Laverne Cox gave a deeply political speech about her life and about black and transgender identity at the University of Wisconsin-Madison Memorial Union Monday night.

Cox, a black transgender actress whose role as Sophia on Netflix's "Orange is the New Black" helped establish her as a household name in 2013, has long been an outspoken advocate for transgender people and people of color. Her forthright discussion of transgender issues in the 2014 Time Magazine cover story "The Trans Tipping Point" received national attention, and she has received recognition for her activism from groups like the LGBT Center of New York City and the Anti-Violence Project.

Cox's talk was originally scheduled to take place on the plaza outside Union South but was moved indoors because of rain. The line to enter Shannon Hall before the event snaked around the block outside the Memorial Union, stretching down the lakefront past the terrace's boathouses. The speech itself was heavily punctuated with rapturous cheers and applause from the crowd of well over 1,000 people.

During the lecture, Cox largely talked about her own life experiences, from her childhood in Mobile, Alabama to her years of self-discovery in the nightclubs of New York City, and her eventual embrace of her identity.

"I stand before you today as a proud African-American and LGBT woman," she said.

She weaved together stories about her life with political issues affecting transgender and black people in the U.S., from interactions with police to mental health and high rates of violence. She also tapped into deep wells of scholarship to discuss topics of identity, drawing references to influential thinkers like Judith Butler, Simone de Beauvoir and Cornel West.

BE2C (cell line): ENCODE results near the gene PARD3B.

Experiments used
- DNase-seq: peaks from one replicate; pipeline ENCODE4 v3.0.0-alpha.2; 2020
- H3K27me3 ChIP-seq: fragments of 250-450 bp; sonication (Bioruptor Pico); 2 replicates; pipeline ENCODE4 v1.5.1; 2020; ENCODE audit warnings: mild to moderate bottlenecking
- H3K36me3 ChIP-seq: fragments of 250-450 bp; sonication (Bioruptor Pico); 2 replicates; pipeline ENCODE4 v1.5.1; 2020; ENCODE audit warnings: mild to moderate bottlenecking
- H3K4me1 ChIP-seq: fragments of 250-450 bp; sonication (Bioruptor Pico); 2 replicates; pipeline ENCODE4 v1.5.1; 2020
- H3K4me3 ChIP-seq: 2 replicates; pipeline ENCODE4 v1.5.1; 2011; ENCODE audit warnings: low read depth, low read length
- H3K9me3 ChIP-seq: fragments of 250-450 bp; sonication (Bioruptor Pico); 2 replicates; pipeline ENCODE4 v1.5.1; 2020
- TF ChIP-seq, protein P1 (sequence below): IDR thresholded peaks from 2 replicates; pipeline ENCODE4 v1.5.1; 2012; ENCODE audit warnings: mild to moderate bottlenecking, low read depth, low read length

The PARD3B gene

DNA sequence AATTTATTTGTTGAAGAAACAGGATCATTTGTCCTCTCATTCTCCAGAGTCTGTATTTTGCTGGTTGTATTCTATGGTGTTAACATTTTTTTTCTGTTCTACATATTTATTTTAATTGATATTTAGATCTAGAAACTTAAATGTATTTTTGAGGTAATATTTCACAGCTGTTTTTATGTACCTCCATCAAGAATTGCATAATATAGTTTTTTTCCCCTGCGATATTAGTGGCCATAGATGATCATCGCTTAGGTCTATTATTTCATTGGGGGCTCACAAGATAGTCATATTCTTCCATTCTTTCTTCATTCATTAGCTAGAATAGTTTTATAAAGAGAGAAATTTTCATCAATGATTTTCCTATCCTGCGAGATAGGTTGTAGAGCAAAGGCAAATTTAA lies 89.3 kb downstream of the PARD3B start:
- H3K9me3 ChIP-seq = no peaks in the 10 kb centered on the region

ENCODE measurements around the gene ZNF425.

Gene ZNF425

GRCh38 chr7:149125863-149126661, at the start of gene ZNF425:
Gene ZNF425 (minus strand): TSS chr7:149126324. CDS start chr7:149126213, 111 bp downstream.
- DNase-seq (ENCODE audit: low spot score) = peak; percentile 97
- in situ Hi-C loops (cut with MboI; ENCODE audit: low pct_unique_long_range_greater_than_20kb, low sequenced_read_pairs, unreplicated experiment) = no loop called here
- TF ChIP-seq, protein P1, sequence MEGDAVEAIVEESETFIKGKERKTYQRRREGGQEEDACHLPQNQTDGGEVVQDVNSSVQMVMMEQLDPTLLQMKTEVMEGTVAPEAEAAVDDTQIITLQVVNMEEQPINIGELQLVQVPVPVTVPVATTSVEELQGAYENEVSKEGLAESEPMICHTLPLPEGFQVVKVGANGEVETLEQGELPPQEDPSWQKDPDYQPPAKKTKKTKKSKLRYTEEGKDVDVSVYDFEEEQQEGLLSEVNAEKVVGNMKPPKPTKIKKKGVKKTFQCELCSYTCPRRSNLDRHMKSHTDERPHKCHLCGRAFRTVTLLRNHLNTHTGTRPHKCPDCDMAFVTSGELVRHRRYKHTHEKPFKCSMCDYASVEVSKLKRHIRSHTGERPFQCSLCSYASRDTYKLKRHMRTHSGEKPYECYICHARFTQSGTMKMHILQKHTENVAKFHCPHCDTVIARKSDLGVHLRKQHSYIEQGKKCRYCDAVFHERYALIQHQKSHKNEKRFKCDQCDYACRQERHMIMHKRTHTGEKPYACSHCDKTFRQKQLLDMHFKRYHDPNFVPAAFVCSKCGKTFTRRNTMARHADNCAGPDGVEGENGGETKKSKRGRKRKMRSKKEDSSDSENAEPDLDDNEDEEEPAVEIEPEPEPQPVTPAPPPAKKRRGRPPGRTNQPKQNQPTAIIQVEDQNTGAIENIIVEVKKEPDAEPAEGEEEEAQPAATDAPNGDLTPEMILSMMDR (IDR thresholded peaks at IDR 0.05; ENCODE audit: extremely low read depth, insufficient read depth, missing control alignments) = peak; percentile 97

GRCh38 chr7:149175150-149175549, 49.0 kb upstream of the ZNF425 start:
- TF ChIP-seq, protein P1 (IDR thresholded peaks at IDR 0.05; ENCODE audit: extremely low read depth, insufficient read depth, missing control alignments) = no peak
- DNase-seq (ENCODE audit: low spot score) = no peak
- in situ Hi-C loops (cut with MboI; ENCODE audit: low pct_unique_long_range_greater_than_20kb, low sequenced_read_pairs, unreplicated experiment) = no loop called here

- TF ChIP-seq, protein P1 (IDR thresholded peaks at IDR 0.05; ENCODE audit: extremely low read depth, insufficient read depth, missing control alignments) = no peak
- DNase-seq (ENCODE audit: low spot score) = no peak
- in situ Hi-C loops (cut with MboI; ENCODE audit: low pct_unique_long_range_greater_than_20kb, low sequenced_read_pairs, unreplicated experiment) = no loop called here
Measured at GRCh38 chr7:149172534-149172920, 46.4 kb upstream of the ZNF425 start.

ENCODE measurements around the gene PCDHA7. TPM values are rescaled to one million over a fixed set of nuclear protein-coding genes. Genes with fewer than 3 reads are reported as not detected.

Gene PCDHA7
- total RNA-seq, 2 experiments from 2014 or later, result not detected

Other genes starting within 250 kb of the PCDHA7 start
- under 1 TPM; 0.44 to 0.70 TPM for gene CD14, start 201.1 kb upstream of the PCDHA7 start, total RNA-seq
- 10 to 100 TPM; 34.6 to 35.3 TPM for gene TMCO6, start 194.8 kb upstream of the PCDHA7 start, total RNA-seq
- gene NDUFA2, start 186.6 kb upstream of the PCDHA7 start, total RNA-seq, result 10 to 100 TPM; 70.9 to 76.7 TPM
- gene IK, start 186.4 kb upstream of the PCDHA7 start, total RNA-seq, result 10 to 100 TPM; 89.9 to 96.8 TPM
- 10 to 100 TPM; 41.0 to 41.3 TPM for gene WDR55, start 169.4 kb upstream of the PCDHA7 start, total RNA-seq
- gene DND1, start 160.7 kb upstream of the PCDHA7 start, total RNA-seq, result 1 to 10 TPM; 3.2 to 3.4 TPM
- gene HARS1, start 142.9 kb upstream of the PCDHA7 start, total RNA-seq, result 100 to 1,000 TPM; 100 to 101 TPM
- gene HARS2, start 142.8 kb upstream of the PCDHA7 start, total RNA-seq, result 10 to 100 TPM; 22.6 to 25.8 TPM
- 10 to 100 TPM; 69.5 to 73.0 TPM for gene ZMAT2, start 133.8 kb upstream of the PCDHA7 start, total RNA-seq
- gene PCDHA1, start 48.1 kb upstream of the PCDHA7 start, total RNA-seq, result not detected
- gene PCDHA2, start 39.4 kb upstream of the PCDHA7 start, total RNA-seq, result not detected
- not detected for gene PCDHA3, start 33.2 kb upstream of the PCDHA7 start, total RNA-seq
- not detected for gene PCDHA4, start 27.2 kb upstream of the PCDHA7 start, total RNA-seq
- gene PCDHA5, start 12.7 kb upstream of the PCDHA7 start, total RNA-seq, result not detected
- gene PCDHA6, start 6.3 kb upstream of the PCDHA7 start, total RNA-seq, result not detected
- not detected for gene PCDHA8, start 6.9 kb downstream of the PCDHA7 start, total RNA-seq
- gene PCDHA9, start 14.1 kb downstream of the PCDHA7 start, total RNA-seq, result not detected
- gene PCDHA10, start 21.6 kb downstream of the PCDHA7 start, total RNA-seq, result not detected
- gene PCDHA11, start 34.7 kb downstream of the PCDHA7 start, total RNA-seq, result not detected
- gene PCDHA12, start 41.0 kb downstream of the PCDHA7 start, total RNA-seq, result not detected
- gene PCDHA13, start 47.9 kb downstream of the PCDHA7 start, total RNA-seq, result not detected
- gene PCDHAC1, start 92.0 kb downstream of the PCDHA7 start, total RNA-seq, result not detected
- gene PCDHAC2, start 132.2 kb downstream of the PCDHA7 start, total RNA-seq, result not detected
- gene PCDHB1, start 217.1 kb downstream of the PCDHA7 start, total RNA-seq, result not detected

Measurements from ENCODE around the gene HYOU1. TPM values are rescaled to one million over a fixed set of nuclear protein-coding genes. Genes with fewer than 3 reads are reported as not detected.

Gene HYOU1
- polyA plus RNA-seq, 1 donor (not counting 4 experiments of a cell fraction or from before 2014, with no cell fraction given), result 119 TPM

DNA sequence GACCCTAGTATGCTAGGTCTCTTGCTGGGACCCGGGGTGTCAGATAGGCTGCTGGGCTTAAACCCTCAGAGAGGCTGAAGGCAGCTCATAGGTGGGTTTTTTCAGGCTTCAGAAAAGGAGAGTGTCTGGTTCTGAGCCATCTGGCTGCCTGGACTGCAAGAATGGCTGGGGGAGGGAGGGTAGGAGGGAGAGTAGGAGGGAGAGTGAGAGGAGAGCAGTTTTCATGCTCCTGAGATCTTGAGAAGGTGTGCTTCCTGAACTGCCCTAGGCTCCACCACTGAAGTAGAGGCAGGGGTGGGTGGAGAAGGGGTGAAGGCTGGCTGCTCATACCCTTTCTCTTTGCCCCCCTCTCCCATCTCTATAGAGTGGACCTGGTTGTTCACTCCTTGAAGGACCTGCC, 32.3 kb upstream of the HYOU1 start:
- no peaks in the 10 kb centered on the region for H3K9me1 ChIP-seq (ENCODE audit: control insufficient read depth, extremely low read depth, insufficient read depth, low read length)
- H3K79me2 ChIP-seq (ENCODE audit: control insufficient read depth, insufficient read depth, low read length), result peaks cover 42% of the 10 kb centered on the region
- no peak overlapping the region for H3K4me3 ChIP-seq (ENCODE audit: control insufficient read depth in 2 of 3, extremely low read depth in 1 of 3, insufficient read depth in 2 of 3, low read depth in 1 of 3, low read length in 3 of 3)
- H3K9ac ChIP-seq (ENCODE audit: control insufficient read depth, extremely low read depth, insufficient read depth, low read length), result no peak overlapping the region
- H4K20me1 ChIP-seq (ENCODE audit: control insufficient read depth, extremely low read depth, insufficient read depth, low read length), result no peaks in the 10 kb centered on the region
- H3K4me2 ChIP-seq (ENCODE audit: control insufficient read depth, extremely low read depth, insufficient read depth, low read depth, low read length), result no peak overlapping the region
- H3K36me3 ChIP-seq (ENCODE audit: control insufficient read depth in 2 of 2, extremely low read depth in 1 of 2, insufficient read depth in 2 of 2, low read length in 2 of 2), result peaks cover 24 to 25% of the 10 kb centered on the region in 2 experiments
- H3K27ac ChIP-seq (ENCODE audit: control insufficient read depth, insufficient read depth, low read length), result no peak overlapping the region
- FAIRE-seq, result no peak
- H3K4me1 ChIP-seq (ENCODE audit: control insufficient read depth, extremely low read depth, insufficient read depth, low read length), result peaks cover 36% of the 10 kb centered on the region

At the crux of Cox's speech were themes of empathy and understanding.

"I would charge each and every one of you to go out into your communities and have those difficult conversations across difference," said Cox. "Create safe spaces, where you can take risks and make mistakes, and have those conversations with a lot of love and empathy."

At the outset of the talk, Cox also made note of national developments going on at the same time as her appearance: Earlier in the day, Attorney General Loretta Lynch had announced that the U.S. Justice Department would sue North Carolina over its now-notorious law that effectively prohibits transgender people from using the bathroom of the gender they identify with.

Cox said that it "feels so wonderful and so heartening" to have federal officials fighting the law, which she said amounts to an assault on transgender people.

"Misgendering a transgender person is an act of violence," Cox told the crowd. "Discriminatory bills like HB2 in North Carolina misgender trans people."

Cox's speech was part of the Wisconsin Union Directorate's Distinguished Lecture Series.

Subscribe to our newsletters

* indicates required

View previous campaigns.

Erik Lorenzsonn is the Capital Times' tech and culture reporter. He joined the team in 2016, after having served as an online editor for Wisconsin Public Radio and having written for publications like The Progressive Magazine and The Poughkeepsie Journal.